So the king gathered the people in one plain and crucified him on the trunk of a tree. Then he took an arrow from his quiver, placed it in the bow and said, ‘In the Name of Allah, the Lord of the boy,’ and shot him. The arrow struck his temple and the boy put his hand to his temple, where the arrow had landed, and died. The people said, ‘We believe in the Lord of the boy, we believe in the Lord of the boy, we believe in the Lord of the boy.’ [The king’s ministers] went to the king and said, ‘Have you seen what you wanted to avert? By Allah, what you feared has happened to you: the people have believed.’ He ordered that ditches be dug at the side of each road, fires be lit, and he said, ‘Whoever does not recant his faith, throw him into it,’ or it was said, ‘make him jump into it.’

They did that until there came a woman with her infant son who hesitated to jump into it, but the child said to her, ‘My mother, be patient, for you are following the truth.’” Recorded by Muslim.[1]



This narration, which the author records in The Chapter of Patience, consists of an amazing story. There was kings from the previous generations who had a magician that he took as a confidant for his personal benefit at the expense of his religion, because he was not concerned about anything, except what benefited him. He was an oppressive king, who subjected his people to his worship, as related later in the narration.

As the magician grew old, he said to the king, I have grown old, so send to me a boy to whom I can teach magic. He requested a boy, because a boy is better suited to learning, as a boy’s education last and will not be forgotten. This is why it is better to learn while young than learning while old, although there is good in both, yet learning while young has two tremendous benefits, rather it exceeds even that:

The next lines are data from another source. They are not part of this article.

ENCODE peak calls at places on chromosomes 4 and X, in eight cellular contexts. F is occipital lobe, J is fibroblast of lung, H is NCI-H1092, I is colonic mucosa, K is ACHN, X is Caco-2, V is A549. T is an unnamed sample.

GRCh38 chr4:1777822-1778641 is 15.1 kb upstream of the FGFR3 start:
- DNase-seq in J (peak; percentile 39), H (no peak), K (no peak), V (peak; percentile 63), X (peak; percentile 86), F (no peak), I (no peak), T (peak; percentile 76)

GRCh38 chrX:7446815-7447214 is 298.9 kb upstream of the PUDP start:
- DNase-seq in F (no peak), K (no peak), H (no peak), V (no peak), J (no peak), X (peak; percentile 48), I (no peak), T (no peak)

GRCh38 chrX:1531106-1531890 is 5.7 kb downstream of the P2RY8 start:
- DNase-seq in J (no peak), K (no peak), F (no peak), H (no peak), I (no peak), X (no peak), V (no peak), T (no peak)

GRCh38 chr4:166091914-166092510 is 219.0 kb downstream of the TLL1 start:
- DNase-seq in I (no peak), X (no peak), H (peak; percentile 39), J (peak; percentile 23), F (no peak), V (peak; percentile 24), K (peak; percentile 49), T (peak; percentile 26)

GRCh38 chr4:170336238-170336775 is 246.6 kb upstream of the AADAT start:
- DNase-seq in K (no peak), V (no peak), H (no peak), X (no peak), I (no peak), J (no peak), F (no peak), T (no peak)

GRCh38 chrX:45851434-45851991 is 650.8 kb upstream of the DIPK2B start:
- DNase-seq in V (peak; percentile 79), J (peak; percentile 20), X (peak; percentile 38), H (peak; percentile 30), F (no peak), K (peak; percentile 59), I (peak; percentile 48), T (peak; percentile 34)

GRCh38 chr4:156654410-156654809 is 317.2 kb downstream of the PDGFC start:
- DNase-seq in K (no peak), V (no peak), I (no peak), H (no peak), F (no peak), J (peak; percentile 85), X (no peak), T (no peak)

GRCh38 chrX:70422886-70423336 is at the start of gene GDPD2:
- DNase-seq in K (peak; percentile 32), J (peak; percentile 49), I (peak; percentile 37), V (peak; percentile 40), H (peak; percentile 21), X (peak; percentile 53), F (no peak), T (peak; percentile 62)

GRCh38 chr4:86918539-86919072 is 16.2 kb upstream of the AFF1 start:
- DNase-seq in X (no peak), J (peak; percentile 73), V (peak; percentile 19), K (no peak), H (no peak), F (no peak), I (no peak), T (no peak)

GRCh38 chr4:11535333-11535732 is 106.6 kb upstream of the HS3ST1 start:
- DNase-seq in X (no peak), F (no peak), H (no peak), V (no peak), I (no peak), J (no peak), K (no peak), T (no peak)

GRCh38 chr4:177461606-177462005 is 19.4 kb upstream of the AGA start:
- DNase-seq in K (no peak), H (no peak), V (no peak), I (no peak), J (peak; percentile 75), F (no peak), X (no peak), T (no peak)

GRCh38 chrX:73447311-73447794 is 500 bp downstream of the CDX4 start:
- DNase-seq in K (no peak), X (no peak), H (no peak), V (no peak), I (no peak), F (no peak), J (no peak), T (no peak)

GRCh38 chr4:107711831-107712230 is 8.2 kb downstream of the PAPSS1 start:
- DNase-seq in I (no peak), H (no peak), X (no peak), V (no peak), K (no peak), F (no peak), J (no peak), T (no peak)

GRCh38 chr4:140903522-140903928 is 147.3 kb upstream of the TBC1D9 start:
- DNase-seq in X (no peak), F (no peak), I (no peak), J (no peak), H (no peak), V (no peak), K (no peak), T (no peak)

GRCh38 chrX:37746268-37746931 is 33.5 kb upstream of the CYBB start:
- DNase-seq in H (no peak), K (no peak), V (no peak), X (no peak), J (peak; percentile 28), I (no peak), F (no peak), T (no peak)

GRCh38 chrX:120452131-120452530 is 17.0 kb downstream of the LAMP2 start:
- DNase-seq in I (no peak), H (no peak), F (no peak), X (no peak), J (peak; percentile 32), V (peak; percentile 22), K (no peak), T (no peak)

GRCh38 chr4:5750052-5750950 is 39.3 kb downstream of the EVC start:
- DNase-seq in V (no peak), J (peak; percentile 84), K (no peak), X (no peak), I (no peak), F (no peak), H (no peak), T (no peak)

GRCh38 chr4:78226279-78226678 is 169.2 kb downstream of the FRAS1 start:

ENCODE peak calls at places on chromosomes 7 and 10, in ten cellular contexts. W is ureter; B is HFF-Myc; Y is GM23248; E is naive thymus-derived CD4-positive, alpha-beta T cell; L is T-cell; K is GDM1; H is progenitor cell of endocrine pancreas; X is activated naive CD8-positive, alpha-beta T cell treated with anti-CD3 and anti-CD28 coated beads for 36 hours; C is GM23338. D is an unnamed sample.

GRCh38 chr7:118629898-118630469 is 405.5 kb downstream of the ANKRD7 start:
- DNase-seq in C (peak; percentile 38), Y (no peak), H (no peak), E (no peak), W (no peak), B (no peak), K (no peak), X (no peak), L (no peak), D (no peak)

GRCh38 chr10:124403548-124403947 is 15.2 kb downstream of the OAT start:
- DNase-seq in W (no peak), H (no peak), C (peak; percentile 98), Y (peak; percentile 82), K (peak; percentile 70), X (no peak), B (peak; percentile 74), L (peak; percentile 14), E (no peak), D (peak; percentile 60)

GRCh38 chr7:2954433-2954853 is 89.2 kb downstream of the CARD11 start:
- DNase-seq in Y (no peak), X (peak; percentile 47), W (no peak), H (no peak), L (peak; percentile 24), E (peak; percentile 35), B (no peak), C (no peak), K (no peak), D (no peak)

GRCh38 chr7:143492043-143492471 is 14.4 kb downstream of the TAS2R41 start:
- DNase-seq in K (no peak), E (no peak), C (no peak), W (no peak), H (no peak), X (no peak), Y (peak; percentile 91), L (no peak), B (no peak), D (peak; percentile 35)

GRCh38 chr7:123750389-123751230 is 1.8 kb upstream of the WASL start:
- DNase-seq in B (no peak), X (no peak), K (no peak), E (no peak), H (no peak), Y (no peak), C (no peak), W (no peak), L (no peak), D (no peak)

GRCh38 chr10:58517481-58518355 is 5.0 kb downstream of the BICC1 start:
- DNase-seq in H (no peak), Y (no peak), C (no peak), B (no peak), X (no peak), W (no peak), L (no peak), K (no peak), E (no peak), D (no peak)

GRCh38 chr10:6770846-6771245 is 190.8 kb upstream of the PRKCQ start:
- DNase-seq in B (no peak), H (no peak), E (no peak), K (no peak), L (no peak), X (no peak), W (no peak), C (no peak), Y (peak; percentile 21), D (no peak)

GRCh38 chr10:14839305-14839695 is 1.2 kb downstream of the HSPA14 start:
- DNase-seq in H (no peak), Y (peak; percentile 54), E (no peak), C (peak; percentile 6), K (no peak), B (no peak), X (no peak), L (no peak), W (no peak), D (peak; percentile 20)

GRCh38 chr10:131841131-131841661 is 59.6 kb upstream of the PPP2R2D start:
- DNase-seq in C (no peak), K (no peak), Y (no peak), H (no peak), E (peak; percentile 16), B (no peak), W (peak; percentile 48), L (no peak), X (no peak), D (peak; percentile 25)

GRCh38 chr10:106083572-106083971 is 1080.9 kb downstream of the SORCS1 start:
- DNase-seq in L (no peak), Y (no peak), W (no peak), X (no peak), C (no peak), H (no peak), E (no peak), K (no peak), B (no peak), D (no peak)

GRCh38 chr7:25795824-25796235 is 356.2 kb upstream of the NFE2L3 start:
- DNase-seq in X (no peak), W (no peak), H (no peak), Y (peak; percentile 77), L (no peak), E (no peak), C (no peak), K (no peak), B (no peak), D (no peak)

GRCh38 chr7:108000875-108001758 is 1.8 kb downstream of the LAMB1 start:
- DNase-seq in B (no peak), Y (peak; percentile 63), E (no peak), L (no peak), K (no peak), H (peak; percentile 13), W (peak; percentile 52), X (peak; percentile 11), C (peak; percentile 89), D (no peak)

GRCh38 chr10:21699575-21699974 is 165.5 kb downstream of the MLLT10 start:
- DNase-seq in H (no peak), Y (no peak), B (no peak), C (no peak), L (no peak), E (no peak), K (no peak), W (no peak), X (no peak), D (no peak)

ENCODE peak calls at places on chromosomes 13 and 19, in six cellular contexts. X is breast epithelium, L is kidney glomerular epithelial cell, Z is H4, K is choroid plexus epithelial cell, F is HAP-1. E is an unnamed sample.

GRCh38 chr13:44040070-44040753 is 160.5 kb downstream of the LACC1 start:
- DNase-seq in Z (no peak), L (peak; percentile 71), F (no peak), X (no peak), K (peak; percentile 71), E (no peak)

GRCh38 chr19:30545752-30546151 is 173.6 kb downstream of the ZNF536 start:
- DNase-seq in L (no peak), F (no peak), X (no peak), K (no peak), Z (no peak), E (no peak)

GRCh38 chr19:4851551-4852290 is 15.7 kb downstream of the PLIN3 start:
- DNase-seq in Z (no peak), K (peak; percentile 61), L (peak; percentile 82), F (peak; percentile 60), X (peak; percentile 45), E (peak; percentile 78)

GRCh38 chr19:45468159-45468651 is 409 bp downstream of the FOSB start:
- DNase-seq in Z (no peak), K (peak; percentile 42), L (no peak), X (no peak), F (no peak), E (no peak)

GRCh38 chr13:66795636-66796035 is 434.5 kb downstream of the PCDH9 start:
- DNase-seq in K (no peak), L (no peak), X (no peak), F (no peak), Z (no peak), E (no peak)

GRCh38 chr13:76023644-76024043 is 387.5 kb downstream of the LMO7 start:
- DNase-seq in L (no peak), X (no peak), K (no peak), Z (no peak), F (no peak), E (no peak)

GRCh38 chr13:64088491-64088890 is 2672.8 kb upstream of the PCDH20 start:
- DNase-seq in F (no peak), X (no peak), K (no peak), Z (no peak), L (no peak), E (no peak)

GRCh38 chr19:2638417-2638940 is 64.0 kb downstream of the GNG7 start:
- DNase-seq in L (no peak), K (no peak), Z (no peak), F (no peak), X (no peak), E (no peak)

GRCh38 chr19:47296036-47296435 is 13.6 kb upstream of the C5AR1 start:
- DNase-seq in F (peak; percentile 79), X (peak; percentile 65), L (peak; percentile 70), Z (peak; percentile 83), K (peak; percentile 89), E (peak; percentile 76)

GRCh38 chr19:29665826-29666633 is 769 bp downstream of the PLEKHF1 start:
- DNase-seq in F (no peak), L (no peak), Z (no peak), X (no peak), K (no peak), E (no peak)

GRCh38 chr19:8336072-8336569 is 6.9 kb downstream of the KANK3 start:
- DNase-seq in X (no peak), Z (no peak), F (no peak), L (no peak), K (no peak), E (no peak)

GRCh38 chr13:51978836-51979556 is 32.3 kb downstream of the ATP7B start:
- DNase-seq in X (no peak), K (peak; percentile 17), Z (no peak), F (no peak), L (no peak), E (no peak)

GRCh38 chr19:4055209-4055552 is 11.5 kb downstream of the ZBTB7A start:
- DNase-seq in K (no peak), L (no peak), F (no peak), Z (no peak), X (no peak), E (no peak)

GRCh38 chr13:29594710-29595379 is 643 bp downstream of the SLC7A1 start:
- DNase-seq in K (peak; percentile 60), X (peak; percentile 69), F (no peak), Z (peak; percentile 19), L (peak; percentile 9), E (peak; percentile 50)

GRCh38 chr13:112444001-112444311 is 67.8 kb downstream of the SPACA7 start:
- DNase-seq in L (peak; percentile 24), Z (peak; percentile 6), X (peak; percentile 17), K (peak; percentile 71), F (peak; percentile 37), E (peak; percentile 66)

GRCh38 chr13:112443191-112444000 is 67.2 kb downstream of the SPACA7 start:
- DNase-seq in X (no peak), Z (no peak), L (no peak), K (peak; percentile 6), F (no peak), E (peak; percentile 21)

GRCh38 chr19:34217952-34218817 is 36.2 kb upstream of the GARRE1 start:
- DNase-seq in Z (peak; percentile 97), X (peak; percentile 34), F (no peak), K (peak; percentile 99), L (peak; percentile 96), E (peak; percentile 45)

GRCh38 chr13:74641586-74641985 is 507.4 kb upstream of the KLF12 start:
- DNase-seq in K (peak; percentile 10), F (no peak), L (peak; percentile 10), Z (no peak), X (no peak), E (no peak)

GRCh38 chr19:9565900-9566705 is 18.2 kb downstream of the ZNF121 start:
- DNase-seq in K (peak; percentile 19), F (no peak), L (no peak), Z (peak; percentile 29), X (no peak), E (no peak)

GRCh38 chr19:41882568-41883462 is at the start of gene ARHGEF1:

[Benefits Derived:]

First: The youngster, in majority of the cases, is able to memorize quicker than an older person, because he does not have to occupy himself with concerns and problems that would keep him busy.

Second: Whatever the youngster memorizes will remain, and what is memorized by an older person may be forgotten. For this reason, there is a common saying among the people,: “Knowledge during youth is like an inscription on a stone.” It does not vanish.

Third: If the youngster master the knowledge from the beginning, then the knowledge becomes an acquired behavior and instinct; it is as if it is an instinct acquired from childhood, and he is raised upon it.

This magician was old and his years had advanced; he was experienced in life and was familiar with things, so he requested the king to select a boy to whom he would teach magic. The king sent him a boy, and he taught him what he wanted, but Allah, the Exalted, wanted good for the boy. One day, the boy passed by a monk; listening to him, he was amazed by his speech, because this monk was a devout worshipper of Allah and would not say anything but good. He was knowledgeable and was always occupied with worship, because of which he became affiliated with the monastic life.